We typically associate creativity with art, writing, and music. And while that is spot on, creativity is also a life skill. In essence, it is the ability to think beyond the obvious, outside the box, and to use one’s imagination to create new, good, ideas and things. So, practising creativity through the expressive arts can in fact develop our skills to problem solve in our everyday life and help with our personal growth, and vice versa.
Here are just some of the ways we benefit from a creative mind in our lives and in social struggle:
1) Appreciating people: A creative approach helps us to expand our minds, our perceptions and to value the fact that there are multiple ways to do things, and to be. We can respect people of different genders, sexualities, cultures, and lifestyles to us, as well as people who like different things, who deal with stress differently, and who express themselves and go through the day differently. We thrive on the variety of people out there.
2) Conversation: Similarly, creative minds enjoy a surprising conversation, and have the ability to take chit chat beyond the typical stuff and the initial small talk to interesting, vibrant places that they can learn from.
3) Problem solving: When you get lost in a new city, when your bus takes you down a surprise route, when the online form insists you fill out two surnames but you just have one, or when none of the clothes in the shop fit, creative thinking can help you find a way out of the situation that is efficient, and not too frustrating. You can adjust the clothing, for example, or write an angry post about the limits and prejudices of the clothing industry.
4) Cooking: A lot of people who aren’t experienced or confident in the kitchen would prefer to stick to the standard recipes (especially those people who are poor or not fans of throwing out ruined food). Creativity though, is a mentality that allows you to go beyond the same four dishes. It involves being flexible enough to follow some rules, while breaking others, experimenting, and then learning from any mishaps. Adding three kilos of sugar to a small pancake isn’t creative: it won’t work and it doesn’t make sense. Creativity isn’t lazy thought: it is effort, but it is also playful. If you’re in a creative mood then, you might try different syrup flavours and toppings, different shaped pancakes, using food dyes, or other things that could make cooking fun. This is creativity at its best: it is relaxing and freeing.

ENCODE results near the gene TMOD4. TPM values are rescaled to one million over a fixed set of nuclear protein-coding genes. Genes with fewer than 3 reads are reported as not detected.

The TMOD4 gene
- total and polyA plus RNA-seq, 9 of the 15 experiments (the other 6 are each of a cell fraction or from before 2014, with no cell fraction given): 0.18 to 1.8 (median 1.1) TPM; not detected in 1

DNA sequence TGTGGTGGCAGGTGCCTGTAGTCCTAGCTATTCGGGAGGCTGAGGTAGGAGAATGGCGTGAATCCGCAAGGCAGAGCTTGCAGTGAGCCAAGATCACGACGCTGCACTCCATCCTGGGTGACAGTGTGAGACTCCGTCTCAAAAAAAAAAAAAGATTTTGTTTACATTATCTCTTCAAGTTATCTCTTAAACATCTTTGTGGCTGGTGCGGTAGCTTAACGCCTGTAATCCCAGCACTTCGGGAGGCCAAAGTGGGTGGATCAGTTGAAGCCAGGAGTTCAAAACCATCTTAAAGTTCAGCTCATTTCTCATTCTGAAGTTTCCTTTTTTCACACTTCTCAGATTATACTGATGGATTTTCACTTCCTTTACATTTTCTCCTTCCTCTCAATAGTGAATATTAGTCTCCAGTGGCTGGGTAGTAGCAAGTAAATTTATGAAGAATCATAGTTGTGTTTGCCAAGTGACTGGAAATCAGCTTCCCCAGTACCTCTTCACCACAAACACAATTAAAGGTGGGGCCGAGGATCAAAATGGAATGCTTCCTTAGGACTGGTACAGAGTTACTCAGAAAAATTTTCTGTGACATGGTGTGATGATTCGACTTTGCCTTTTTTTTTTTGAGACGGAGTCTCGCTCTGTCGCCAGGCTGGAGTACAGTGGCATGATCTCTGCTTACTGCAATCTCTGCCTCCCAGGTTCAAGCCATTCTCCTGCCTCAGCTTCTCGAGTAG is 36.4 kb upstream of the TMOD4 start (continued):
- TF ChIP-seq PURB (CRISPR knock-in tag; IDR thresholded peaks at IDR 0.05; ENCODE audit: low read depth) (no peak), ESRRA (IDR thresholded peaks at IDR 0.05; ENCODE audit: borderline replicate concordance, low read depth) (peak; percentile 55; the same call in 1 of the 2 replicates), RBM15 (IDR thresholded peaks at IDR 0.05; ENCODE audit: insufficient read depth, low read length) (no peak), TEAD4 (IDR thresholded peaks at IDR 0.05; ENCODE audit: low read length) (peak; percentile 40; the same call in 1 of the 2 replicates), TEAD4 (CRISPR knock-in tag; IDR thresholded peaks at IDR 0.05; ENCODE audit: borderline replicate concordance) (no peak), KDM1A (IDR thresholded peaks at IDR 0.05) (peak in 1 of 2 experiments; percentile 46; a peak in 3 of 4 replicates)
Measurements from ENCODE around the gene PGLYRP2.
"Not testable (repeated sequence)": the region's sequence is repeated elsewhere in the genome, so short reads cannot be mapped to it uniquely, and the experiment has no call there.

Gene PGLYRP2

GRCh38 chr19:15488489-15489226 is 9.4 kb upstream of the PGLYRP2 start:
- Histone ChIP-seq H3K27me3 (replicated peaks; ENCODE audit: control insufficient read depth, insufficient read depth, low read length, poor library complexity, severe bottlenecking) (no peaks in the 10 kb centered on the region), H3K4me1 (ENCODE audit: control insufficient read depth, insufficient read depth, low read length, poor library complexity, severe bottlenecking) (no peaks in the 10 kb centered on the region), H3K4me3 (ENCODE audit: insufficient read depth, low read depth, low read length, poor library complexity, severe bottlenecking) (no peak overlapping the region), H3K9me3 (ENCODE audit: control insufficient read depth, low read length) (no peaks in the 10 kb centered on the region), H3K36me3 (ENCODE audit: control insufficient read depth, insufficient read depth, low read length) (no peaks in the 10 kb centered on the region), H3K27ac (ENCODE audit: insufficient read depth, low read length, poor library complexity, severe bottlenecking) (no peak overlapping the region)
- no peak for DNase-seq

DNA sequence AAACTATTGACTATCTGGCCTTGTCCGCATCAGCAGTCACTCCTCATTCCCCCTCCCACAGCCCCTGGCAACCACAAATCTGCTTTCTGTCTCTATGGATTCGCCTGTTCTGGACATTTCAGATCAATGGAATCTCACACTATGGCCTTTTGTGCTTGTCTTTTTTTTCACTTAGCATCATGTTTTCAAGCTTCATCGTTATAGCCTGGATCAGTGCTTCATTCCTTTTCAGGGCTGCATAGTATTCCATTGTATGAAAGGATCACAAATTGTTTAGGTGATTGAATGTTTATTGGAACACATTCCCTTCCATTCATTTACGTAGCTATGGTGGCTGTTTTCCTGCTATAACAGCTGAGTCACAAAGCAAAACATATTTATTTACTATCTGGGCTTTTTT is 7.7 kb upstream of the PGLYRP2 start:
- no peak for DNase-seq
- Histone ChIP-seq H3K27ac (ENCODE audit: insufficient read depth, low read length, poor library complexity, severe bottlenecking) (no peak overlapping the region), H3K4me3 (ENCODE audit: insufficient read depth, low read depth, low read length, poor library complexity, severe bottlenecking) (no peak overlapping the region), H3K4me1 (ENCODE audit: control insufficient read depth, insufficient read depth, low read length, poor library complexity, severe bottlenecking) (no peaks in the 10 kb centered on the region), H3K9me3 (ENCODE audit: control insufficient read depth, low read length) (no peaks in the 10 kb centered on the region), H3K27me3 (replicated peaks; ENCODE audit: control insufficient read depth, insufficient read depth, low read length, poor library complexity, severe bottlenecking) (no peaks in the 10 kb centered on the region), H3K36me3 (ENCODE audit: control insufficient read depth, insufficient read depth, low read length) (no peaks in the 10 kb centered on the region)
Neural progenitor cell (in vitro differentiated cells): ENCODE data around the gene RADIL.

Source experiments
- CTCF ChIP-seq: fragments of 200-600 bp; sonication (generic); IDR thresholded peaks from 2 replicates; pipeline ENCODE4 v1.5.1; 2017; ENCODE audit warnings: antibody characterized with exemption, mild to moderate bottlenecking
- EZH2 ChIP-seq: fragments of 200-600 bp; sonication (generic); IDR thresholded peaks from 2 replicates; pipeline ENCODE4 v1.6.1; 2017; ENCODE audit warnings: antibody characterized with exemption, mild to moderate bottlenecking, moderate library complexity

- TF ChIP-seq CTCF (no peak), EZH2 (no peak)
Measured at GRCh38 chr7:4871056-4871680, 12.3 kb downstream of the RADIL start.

5) Confidence and risk: When writing, a paragraph that just isn’t working is an opportunity. You can identify the issue, then think of ways to solve it, and some of those ways could end up really improving the whole piece. Problems are opportunities and chances to improve. A creative mentality isn’t bothered when something doesn’t work the first time. When you develop a habit of identifying flaws or obstacles and working with them, you develop confidence in your ability to handle difficult situations. You also become bolder about taking risks, because the worst that can happen (in most cases) is it will go wrong, but you will learn something. Creativity involves benefiting from failure.
6) Life is adventure: Okay, life isn’t always an adventure. It’s often rife with injustice and exploitation. All the points here can be qualified – there’s no need to appreciate racists, for example, and sometimes even the most creative people aren’t in the mood for a conversation. But the point is that creativity helps optimise these things. Being open to new ideas, to possibilities, to alternatives, and being curious, helps us to find the adventure in every train trip, random park we stumble across, the way the light falls on the beer bottle someone left behind, in the traffic jam, and the treacherous rain. The streets are full of stories and photos, and there is wonder in pretty much every moment.
7) Not accepting injustice: Creativity means not accepting the status quo as the only way to do things. Sometimes, things are so rubbish that it can take great strength and almost delusional amounts of optimism to believe that a better, more humane world is possible. We get a lot of that strength from being informed and from really living in the world and being involved in struggle. Creativity though, helps us to see that things can indeed be different, and there are various ways to get there.
8) Creating movements, organisations, united fronts, collectives, urban gardens, and more: Creativity is starting from almost nothing, and building upwards. We can also be creative about how we protest and communicate, to ensure that we are engaging, participatory, and dynamic.
9) Handling uncertainty: Change is constant. Our bodies grow up and then age, our souls deepen and evolve, our friendships start, grow, and end, and people with power come and go. Life is uncertain. While it should be a human right to have a say in our future, that’s different to trying to control it. A creative mindset allows us to be flexible, comfortable, and even excited about different possible future outcomes.
10) Empathy: Creativity means seeing things from multiple angles. People are generally a lot more complex than we assume, and have lived through experiences that we are unaware of and that inform their take on things. Appreciating these nuances can help us to listen deeply to others and imagine how they feel.
11) Innovation: Whereever we are dedicating our energy – whether it is to child rearing, science, landscape gardening, building, or writing apps – being creative helps us come up with new things, or better ways to do old things.
Critical thought and creativity are invaluable skills that aren’t sufficiently encouraged by most education systems, media, or entertainment.